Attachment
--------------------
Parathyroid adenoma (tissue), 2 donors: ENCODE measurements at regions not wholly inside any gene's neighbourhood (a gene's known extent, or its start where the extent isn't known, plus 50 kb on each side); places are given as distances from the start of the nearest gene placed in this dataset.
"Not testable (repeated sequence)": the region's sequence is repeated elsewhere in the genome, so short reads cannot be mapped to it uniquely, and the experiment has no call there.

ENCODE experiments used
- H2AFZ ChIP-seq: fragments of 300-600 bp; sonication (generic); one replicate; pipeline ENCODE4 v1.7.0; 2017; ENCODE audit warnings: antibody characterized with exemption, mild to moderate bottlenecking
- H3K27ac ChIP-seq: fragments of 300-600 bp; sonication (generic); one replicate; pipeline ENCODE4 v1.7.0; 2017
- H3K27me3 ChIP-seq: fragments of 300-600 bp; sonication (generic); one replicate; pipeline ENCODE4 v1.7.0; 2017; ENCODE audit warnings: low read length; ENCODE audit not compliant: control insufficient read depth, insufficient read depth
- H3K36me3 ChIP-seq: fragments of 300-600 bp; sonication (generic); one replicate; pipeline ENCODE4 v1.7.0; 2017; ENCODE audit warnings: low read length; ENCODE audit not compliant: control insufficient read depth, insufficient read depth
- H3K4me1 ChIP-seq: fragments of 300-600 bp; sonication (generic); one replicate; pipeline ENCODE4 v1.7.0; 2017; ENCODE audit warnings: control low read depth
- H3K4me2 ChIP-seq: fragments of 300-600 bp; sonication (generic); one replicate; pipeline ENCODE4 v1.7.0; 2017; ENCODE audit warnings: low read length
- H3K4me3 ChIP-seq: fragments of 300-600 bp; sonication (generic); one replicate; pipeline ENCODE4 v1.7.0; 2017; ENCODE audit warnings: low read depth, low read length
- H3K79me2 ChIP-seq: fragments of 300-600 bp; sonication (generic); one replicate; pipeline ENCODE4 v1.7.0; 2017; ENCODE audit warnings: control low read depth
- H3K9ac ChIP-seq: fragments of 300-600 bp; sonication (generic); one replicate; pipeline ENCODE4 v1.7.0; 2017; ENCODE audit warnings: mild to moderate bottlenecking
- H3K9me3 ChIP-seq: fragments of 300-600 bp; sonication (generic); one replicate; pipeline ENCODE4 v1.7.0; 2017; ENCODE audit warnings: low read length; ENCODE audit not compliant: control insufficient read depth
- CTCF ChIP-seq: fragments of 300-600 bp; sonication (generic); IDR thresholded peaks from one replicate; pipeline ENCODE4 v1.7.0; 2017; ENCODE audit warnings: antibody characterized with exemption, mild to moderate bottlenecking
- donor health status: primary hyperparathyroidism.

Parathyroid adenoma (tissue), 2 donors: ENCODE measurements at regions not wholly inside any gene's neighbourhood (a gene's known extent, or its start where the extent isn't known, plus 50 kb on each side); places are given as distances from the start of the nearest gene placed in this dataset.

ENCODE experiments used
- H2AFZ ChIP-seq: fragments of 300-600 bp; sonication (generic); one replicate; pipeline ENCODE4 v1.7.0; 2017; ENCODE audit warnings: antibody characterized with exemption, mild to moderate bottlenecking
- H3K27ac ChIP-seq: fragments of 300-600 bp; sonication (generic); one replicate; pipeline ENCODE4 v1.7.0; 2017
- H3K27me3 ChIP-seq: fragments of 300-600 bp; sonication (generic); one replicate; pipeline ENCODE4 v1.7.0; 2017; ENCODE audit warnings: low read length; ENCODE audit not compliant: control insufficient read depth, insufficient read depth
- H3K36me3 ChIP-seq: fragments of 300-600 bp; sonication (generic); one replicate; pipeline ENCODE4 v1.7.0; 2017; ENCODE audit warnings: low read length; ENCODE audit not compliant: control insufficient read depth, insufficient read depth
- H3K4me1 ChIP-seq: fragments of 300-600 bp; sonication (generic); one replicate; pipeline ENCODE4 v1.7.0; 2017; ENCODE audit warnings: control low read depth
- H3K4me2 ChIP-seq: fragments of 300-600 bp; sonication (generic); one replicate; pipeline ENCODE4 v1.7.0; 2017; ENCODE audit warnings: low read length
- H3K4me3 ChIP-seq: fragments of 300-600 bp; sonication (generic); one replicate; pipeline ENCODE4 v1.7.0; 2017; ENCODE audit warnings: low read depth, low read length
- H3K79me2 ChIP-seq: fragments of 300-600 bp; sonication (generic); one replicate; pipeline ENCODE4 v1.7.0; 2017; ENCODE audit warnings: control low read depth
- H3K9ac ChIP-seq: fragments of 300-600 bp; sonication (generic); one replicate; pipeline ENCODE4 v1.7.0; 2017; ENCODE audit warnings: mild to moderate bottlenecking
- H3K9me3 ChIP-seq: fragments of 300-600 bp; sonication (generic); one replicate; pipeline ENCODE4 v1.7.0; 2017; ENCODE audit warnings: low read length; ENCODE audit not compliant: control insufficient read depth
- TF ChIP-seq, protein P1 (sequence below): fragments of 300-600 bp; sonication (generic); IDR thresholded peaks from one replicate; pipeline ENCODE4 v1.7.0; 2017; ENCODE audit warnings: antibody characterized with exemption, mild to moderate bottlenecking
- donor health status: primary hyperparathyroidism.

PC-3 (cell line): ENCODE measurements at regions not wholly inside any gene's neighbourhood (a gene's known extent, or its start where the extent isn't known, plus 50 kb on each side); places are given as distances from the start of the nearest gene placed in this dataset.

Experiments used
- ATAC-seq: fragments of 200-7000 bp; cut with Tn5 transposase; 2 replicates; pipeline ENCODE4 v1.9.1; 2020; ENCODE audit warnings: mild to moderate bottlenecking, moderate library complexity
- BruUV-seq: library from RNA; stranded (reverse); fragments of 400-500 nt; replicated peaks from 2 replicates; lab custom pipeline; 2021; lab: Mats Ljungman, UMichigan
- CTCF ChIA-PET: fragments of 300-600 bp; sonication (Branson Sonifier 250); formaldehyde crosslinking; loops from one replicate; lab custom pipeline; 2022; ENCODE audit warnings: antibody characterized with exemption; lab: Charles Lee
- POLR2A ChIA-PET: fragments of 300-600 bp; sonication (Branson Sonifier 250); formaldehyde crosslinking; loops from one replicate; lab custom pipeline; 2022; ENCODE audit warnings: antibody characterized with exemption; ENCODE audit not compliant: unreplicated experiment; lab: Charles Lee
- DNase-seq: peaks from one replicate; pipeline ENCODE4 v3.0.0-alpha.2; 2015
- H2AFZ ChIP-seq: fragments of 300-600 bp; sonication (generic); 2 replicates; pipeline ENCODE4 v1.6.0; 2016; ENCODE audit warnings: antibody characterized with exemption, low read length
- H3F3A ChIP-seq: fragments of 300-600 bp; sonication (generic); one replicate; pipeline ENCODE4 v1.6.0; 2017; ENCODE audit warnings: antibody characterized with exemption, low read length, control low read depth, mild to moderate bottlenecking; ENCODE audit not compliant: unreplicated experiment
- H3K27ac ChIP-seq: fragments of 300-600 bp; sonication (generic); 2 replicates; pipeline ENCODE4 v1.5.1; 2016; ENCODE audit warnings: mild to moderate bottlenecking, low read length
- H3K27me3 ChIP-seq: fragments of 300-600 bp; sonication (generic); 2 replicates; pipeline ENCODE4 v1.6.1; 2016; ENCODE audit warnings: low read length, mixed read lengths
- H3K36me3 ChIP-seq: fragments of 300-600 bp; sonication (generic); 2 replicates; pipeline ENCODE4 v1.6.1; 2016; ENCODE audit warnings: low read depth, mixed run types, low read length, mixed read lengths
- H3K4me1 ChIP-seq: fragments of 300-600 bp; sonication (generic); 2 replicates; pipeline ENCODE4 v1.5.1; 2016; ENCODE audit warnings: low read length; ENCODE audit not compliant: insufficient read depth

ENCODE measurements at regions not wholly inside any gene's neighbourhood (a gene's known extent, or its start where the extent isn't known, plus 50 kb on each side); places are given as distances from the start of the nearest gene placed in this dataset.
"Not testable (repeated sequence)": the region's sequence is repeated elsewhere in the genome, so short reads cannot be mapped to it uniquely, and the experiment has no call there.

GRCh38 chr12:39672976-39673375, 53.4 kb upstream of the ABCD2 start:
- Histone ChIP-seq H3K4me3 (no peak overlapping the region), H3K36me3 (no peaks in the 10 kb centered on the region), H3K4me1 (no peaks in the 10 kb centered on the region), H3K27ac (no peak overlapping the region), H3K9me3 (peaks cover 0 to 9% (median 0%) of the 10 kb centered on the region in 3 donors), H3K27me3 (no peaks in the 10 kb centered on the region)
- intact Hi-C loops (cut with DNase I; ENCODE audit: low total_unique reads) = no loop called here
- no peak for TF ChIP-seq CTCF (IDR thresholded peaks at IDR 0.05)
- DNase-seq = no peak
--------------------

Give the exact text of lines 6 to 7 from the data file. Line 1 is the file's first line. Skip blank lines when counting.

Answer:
- H3K27me3 ChIP-seq: fragments of 300-600 bp; sonication (generic); one replicate; pipeline ENCODE4 v1.7.0; 2017; ENCODE audit warnings: low read length; ENCODE audit not compliant: control insufficient read depth, insufficient read depth
- H3K36me3 ChIP-seq: fragments of 300-600 bp; sonication (generic); one replicate; pipeline ENCODE4 v1.7.0; 2017; ENCODE audit warnings: low read length; ENCODE audit not compliant: control insufficient read depth, insufficient read depth